Diversity & Outreach Columns ALA's Office for Diversity, Literacy and Outreach Services


Bookmobiles on Parade: Visit from an Exoffender

By Glennor Shirley, MSDE, Coordinator, Correctional Education Libraries.

In April 07, I took possession of the first prison library bookmobile in the nation. This bookmobile was designed specifically as a transitional information services unit for inmates who were on prerelease status in Maryland’s prisons, and who would return to the community in less than 1 year.

In June, we had not yet hired a bookmobile librarian, nor developed an adequate collection, but decided to participate in the Bookmobiles on Parade at the ALA Annual Conference in Washington D.C.

Our technology manager, Beverly Bowles, ever ready for a challenge, agreed to drive the bookmobile in the parade. On June 26, 2007, our bookmobile, displaying the logo of our partners, Maryland State Department of Education, Department of Public Safety and Correctional Services (DPSCS), and Maryland Correction Enterprise, and Correctional Education, joined nine other bookmobiles as they paraded around the Washington Convention Center. We later parked at Franklin Square and posted signs inviting passersby to visit inside.

By midday the temperature soared. To keep the vehicle cool, we periodically opened and closed the door, but always looked out for potential visitors. Two of our prison librarians took a break from the exhibits in the convention center and sat in the van. I went outside, sat on a nearby park bench facing the mobile unit, and saw a man approach the unit. His eyes were fixed on the public safety logo, his fingers almost tracing the letters. He turned to move away, but I went up to him saying, “Please go in”. He looked at me as I opened the door, hesitated, and then climbed the steps with a laugh, saying something like, “I spend enough time in prison I don’t want to get caught in these things again.” I assured him we were librarians who worked in prisons and we were showing off our new van designed specifically to provide to inmates with information they need to make a more successful transition back to their communities.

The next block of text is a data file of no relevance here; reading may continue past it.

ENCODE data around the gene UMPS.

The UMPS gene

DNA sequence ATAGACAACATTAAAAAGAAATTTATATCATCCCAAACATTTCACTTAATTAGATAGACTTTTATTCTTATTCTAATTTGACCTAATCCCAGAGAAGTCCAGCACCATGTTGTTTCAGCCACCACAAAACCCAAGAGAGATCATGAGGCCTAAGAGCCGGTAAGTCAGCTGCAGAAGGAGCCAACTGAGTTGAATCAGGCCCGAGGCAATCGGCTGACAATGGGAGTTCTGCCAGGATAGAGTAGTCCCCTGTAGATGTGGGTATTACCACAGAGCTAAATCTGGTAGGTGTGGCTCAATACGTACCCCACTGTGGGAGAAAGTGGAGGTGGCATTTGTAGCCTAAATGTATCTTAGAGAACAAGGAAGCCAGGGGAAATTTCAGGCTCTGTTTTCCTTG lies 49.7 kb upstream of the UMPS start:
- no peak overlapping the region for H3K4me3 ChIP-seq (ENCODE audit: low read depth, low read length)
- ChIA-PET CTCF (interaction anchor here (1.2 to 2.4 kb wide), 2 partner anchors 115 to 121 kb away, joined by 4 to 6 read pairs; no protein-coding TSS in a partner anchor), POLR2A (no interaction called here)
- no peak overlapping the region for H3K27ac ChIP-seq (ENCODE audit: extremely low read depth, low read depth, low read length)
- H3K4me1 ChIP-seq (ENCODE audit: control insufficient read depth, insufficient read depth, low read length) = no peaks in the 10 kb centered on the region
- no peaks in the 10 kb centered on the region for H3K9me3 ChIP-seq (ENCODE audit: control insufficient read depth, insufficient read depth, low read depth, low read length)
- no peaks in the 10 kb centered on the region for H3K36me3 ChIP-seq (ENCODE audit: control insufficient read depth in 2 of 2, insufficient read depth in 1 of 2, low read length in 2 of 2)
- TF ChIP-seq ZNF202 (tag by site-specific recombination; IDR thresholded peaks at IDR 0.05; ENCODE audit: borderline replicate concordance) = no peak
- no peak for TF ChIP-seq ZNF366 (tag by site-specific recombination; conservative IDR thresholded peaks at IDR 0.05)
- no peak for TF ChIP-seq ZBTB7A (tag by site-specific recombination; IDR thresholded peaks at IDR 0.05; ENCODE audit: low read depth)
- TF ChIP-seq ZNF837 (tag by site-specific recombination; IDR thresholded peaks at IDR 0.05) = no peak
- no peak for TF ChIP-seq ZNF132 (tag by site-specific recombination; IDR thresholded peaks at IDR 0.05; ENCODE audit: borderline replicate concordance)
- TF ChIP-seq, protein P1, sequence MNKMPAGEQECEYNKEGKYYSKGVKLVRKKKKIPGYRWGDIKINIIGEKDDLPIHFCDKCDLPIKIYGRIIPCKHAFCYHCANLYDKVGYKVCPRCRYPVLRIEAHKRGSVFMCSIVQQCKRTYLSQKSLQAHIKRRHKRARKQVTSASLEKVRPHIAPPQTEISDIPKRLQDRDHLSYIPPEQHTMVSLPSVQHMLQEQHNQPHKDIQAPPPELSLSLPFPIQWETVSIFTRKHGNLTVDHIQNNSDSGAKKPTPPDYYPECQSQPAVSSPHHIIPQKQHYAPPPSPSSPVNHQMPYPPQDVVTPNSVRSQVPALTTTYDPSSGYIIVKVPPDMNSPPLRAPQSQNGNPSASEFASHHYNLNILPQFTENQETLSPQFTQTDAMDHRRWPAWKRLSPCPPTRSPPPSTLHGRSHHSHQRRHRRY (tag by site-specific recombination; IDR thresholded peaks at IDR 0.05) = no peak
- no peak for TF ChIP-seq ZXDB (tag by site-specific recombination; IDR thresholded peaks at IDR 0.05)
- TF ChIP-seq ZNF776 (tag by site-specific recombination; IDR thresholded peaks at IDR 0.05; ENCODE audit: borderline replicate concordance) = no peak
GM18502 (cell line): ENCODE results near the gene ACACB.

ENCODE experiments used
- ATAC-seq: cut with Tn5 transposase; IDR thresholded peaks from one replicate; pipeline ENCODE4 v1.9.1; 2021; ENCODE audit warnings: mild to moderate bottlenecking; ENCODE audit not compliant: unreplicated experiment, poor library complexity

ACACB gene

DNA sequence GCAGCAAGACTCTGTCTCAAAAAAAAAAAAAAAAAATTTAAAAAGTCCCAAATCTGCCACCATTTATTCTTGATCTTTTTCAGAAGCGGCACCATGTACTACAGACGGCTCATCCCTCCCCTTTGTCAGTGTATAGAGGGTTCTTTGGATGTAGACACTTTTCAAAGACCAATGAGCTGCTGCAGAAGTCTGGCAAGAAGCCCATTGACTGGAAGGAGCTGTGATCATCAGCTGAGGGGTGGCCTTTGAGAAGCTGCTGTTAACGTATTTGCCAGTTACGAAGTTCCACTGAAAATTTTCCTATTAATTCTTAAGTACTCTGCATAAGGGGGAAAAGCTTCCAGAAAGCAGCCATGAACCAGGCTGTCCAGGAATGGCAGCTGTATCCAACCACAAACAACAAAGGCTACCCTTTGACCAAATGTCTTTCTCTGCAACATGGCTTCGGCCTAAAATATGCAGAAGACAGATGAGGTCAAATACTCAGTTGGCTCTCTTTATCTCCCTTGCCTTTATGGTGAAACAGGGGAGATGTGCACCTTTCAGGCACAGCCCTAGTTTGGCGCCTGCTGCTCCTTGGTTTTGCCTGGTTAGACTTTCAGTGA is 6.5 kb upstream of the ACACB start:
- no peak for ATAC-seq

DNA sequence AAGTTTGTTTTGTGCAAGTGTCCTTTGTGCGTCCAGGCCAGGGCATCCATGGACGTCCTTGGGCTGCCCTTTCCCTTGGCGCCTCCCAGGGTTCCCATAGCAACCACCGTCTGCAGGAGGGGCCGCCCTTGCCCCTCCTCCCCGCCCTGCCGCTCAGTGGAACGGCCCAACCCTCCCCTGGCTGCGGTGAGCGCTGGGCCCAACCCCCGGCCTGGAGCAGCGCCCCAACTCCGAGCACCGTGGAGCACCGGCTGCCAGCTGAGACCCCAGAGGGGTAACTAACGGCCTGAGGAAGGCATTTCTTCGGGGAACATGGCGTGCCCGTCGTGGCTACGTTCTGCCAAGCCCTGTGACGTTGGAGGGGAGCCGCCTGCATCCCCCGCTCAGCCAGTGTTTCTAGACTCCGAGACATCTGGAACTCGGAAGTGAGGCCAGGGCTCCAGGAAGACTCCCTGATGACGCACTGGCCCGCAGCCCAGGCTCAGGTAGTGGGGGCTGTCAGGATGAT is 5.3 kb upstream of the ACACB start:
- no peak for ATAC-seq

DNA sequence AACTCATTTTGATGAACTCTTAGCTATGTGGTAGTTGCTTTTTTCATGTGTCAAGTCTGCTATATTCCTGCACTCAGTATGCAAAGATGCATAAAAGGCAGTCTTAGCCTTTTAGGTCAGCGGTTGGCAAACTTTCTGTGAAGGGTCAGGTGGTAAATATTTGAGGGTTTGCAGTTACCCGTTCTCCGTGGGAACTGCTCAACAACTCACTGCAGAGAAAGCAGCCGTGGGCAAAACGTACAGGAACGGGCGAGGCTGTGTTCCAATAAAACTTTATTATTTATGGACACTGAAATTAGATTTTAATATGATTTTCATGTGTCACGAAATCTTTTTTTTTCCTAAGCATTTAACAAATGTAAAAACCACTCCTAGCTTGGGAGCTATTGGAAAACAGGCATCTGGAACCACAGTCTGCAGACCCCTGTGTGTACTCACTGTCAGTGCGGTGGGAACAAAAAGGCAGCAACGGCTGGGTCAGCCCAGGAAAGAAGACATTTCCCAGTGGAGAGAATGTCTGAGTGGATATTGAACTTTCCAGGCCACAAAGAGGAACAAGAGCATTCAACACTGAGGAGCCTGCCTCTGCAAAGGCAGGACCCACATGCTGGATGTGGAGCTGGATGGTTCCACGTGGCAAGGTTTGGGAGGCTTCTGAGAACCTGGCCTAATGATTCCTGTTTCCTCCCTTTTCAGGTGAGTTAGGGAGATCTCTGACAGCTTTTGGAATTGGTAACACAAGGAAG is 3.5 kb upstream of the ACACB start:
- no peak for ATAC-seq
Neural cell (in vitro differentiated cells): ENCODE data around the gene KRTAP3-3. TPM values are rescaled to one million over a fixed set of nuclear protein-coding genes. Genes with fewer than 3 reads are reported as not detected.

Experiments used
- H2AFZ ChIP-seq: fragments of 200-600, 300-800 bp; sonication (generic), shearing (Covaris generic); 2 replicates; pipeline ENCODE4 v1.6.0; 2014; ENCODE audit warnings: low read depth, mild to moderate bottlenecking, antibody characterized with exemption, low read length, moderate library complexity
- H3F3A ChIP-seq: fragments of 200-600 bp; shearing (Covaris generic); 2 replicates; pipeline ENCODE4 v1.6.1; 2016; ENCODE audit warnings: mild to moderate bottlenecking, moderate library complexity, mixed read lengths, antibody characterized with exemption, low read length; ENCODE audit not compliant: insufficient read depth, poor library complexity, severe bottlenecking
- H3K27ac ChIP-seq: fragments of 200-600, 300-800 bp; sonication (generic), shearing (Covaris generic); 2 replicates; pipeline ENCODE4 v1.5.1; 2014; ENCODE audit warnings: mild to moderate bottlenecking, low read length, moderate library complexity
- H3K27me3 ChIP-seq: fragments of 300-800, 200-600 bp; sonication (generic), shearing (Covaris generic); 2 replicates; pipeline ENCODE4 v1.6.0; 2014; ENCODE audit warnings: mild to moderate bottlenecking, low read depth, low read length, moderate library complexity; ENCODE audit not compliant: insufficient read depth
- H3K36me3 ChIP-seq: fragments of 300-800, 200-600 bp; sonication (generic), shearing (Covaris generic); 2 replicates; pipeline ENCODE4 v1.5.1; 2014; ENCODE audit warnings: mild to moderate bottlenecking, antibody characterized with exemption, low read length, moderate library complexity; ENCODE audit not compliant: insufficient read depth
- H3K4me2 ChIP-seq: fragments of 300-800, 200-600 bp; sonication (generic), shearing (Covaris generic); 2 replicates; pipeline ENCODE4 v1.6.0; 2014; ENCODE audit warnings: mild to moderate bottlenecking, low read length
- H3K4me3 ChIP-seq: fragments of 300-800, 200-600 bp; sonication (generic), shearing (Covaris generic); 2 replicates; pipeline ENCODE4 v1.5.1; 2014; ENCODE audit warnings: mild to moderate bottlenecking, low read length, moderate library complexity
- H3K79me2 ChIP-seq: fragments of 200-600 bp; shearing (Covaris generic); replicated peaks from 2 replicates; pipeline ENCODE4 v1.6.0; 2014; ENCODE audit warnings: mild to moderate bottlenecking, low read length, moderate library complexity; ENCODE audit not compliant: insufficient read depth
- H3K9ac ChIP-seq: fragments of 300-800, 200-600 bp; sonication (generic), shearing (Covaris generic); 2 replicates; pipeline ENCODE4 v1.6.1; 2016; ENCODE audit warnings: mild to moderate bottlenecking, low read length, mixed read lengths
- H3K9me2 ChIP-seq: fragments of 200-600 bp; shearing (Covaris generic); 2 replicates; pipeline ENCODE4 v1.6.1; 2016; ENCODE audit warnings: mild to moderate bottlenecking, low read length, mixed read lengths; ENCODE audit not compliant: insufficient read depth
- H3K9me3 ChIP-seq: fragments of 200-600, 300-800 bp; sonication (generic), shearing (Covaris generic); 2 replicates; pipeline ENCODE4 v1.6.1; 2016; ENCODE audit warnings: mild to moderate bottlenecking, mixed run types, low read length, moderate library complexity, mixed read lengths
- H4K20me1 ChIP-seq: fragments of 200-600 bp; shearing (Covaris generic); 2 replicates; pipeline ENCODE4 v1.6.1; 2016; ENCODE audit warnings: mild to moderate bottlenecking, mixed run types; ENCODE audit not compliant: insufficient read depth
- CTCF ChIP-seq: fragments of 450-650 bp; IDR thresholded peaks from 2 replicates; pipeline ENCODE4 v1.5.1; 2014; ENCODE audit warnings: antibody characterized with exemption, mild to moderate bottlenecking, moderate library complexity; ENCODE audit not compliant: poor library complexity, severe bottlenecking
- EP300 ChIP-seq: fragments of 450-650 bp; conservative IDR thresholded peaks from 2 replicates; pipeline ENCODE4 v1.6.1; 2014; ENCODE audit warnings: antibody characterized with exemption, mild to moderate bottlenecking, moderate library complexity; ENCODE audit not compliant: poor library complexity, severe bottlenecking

He still looked uncomfortable so I quickly pointed out the computers, the smart board, the books on trade, self esteem, starting your own businesses, GED, and also the many community directories.

“Which prison were you in?” I asked. He laughed and said he was in all of them, Virginia, Maryland, and the District. “But,” he added, “I have been out for a few years now, and I have a good job. I learned a trade and am now working in refrigeration. I can fix any cooling system on refrigerators and houses, and I am now going straight.”

He relaxed his stance, leaned towards the bookshelf, picked up a book titled: Taking Charge of Anger: How to Resolve Conflict, Sustain Relationship and Express Yourself Without Losing Control. He picked up another book with a title about believing in self. He tapped the subtitle. “You see this that was my problem. I did not believe in myself. I did not feel like I was good enough, I could not understand why my wife was still sticking with me. She came from a good family and did not have to put up with me. In prison they pointed out a lot of things to me and one day I looked at myself in the mirror and cried. I decided I did not want to remain as I was. I began to believe in myself.” He became quiet, reflective. We too remained silent.

Then I said, “It’s great. to hear you say you are now going straight. As prison librarians we are trying to help soon-to-be released inmates by providing them with information that will help them so they can be as successful as you.” He nodded toward each of us and said, “Thank you for doing what you do. “I am 45 years old, and now I know how to look after and nurture my children. I’ve learned to talk with them kindly rather than being abusive. The two young ones are doing well in school.” He paused for a moment, moving his head up and down. With a smile on his face, his eyes swept around to the four of us. “Ladies, most of the time you may not see the benefits of what you are doing, but if you can save only one,” he pointed his index finger for emphasis, “it is worth it. Keep up the good work. Thank you ladies. Now I must go back to my buddies. I was only curious when I saw all these vehicles parked here.”

He descended the steps. I watched him walk towards his buddies. In the bookmobile we remained silent for a while, awed by this chance affirmation of our work as prison librarians, I felt exquisitely happy that I took the plunge and agreed to participate in Bookmobiles on Parade. Who knew that on Franklin Square in Washington, DC., our most important visitor would be a representative of the population we are trying to reach?

--Glennor Shirley is the Library Coordinator for the Maryland State Department of Education, Correctional Education Libraries.  Prior to that she has served as the Former Manager, Randallstown Branch of Baltimore County Library and East Columbia Branch, Howard County Library; as the Bookmobile Librarian, Jamaica Library Service; and as a Special Librarian for Jamaica Broadcasting Corporation. She blogs at http://prisonlibrarian.blogspot.com/.